Invasion of the Drones: How Unmanned Aerial Vehicles Can Help Cannabis Growers Improve Crop Quality, Lower Costs, and Save the Planet

September 24, 2020
Ryan Douglas

Volume 3, Issue 7

Page Number: 50-54

A closer look at the benefits of incorporating drone technology into commercial cannabis operations.

Drones will soon become an integral part of commercial cannabis cultivation. From open-air farms to indoor grow ops, drones can help cultivators operate a more efficient business, produce healthier plants, reduce their carbon footprint, and decrease their overall cost of production. Although drone use is not yet commonplace among cannabis growers, this is certain to change as cultivators learn more about the benefits of incorporating this technology into their commercial operations.

A drone is an unpiloted aircraft. Officially referred to as an unmanned aerial vehicle (UAVs), a drone is essentially a flying robot that can be controlled remotely or flown autonomously. Originally developed for military and aerospace applications, drones are becoming increasingly popular among hobbyists and photographers alike. In agriculture, they are playing a more integral role in the crop production process, helping farmers to gather data and perform tasks more quickly and more consistently than ever before. 

This article explores the benefits of integrating drones into commercial cannabis operations and helps the reader decide which technology is appropriate for their business.

Indoor

Researchers are developing innovative applications for the use of drones in indoor vertical grow environments. Indoor vertical farms typically have high ceilings and multiple levels of production that can present scouting challenges for the cultivation team. Plant inspections allow growers to catch plant problems before they get out of hand, and in vertical grow operations this involves pushing around rolling ladders and spending most of the work day climbing up and down them. Accessing each level of plant production can be difficult and time-consuming, and this process is neither consistent
or efficient.

Enter the drones. In Denmark, a partnership between Arhus University Engineering College and Nextfood, a technology company that develops vertical farming systems, has resulted in a prototype Indoor Image Acquisition Drone, or IIAD, to help growers monitor plant health and prevent crop damage in vertical growing situations. Made with a compact frame for maneuvering in tight spaces, the IIAD uses three onboard cameras that allow it to navigate inside of a warehouse without relying on global positioning systems (GPS) or indoor positioning systems (IPS). One downward facing camera is used for following lines that lead the drone to each growing station, while a front facing camera is used for positioning, imaging, and reading QR codes. Using ultrasonic sensors, the drone is designed to avoid obstacles along its route, and can fly between different levels of plant production with ease. The IIAD can recognize individual plants by reading their QR codes and through subsequent image analysis can provide insight into plant maturity, nutrient deficiencies, and potential disease problems.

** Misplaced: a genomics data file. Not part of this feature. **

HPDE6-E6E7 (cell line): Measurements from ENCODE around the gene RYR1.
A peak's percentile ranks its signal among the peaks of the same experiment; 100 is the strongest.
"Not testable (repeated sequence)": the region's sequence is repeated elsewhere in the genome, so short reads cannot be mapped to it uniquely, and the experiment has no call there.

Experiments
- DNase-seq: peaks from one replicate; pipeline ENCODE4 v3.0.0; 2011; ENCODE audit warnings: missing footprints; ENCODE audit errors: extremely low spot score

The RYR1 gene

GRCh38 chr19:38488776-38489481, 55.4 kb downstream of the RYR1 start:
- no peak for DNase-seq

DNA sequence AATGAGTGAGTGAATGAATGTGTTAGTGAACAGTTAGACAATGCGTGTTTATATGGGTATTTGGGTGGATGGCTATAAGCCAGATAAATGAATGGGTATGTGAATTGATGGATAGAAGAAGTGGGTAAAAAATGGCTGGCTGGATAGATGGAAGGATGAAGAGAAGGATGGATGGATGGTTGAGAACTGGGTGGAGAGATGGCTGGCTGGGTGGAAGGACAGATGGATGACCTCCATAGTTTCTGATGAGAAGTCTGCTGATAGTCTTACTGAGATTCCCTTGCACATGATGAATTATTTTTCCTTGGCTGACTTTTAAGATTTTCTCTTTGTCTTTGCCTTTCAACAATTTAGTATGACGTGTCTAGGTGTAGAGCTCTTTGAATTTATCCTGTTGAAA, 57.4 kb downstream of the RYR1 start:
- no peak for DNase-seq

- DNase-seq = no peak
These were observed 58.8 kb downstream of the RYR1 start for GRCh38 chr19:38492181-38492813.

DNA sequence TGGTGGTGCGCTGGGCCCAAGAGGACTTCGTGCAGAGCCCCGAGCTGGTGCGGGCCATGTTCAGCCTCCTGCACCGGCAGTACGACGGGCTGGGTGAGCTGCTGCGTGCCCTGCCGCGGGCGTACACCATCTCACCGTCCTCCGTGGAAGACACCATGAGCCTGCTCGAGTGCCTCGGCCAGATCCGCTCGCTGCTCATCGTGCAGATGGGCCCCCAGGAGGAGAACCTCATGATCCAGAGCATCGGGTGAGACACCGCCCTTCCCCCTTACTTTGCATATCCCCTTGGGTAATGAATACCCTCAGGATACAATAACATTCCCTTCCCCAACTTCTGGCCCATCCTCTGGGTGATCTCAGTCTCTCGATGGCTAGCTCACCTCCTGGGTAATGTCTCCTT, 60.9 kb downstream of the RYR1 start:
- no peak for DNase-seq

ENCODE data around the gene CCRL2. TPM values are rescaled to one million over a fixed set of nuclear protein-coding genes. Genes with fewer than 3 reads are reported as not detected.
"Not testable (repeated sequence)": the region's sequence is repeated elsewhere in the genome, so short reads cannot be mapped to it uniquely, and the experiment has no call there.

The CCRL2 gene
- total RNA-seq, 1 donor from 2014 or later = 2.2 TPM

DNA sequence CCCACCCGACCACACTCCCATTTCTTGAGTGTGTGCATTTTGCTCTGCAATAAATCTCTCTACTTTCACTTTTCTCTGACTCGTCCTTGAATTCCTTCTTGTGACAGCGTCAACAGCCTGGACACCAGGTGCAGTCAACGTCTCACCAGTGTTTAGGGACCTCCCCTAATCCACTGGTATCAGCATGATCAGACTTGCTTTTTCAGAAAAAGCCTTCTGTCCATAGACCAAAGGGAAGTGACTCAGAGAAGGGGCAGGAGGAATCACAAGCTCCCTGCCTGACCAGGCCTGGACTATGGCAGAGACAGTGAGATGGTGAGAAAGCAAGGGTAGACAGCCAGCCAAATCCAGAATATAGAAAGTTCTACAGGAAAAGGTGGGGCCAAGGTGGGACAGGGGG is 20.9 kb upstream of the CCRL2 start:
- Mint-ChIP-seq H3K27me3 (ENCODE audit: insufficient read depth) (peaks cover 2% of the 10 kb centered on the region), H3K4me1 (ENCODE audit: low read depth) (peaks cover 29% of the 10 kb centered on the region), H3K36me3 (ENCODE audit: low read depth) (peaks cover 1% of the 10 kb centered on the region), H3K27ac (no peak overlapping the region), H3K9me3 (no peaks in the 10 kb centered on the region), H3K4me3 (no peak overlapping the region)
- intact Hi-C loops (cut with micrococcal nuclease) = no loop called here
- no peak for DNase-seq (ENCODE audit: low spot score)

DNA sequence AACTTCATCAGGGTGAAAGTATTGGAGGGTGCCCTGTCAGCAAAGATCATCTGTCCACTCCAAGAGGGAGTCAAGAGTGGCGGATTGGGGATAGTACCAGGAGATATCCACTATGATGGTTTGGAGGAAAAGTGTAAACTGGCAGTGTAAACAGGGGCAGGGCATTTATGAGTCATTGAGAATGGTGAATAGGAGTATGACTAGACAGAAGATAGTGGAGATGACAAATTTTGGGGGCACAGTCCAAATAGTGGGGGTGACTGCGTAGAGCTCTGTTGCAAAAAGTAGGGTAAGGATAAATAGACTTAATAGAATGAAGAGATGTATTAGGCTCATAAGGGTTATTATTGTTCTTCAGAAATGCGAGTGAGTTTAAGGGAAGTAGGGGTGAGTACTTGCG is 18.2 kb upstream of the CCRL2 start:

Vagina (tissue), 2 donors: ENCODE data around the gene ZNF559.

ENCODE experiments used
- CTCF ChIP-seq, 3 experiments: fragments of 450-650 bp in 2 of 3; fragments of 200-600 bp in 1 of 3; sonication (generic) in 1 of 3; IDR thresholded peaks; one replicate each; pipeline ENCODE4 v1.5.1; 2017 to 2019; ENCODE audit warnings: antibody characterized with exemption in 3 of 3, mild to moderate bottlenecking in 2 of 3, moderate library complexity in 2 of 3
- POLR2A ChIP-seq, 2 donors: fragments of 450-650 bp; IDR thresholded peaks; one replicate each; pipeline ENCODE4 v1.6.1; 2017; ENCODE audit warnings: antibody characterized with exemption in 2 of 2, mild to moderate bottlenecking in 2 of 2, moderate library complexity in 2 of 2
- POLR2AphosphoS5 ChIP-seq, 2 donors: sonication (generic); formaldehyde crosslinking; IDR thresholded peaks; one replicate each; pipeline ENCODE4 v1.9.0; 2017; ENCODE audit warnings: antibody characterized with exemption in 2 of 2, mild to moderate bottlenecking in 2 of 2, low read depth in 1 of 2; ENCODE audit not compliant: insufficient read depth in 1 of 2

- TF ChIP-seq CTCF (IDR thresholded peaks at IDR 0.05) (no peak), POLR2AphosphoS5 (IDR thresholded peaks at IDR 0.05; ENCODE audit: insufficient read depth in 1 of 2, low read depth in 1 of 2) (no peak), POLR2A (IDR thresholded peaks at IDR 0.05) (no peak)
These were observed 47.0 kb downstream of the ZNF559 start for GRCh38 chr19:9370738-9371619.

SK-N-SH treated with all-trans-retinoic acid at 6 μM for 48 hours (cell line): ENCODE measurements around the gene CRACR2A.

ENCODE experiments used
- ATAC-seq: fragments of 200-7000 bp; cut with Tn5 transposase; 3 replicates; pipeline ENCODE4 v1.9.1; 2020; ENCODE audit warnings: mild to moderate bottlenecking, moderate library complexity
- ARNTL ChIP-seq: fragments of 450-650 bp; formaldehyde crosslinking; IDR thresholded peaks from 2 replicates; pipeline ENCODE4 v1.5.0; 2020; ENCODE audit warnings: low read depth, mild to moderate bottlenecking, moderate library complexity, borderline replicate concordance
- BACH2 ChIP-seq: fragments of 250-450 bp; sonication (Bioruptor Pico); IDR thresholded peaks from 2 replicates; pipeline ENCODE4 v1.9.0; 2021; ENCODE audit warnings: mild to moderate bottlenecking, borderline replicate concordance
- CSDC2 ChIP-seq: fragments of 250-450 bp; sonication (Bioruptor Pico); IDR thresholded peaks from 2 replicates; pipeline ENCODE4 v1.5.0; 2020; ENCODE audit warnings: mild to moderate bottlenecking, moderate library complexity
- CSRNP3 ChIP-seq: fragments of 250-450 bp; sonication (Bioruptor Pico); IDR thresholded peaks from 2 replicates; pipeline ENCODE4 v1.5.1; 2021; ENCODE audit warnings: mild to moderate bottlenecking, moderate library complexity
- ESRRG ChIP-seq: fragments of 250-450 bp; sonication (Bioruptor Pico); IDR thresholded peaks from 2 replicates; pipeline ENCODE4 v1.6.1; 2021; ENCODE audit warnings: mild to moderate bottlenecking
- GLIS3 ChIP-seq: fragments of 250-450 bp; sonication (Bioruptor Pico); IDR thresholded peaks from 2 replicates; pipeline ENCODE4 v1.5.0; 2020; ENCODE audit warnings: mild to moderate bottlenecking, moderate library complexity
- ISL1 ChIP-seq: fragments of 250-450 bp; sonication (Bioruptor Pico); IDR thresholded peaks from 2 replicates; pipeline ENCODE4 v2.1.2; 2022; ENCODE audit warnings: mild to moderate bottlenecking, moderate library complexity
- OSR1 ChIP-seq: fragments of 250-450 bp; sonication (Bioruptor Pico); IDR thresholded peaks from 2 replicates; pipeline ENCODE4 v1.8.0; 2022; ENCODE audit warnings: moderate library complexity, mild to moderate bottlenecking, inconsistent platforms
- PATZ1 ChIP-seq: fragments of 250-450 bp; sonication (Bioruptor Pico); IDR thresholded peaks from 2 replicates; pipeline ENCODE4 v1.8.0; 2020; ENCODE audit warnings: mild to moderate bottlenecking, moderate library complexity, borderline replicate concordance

Greenhouse

Cannabis growers can benefit from incorporating drone technology in their greenhouse operations to help control flying insects like moths. Although moths don’t eat cannabis plants, their offspring do. Given their light green color, many caterpillars seamlessly blend into the crop and can feed unnoticed until severe damage becomes visible to the naked eye. In addition to damage from feeding, caterpillar feces can render cannabis flowers unsaleable. Until now, growers could only screen moths from entering their facilities, since most pesticides used for controlling caterpillars are prohibited for use on cannabis crops.

PATS Indoor Drone Solutions in the Netherlands is developing a drone that eradicates flying pests without the use of manual labor or pesticides. Their solution involves the use of base stations mounted throughout the greenhouse that continuously scan the cultivation environment for harmful flying insects. Once an insect is detected, the base station launches a mini-drone to seek and destroy the flying insect by sucking the insect into their propellers. Once the insect is eliminated, the drone returns to the base station.

Although still in development, the use of these mini drones has the potential to provide growers a completely autonomous pest control solution while helping to eliminate insecticide use and the labor required to apply them. “Making a plan, scouting, and doing treatments is very laborious,” says Bram Tijmons, CEO and cofounder of PATS Indoor Drone Solutions. “We want to be better than the alternatives that exist right now, and our technology is a better fit with integrated pest management programs.”

Farms

Outdoor cannabis cultivation holds the greatest number of potential uses for drones. This is because outdoor farms are usually several acres in size, with some hemp plantations exceeding 100 acres. Drones allow farmers to decrease money spent on manual field labor, while increasing the consistency of the task performed. This results in a lower cost of production, while increasing both the volume and quality of plants cultivated. Now let's discuss six of the most promising uses of drones for outdoor cultivators of cannabis: soil analysis, crop mapping and surveying, seed planting, irrigation management, flowering cycle interruption, and pest and disease management.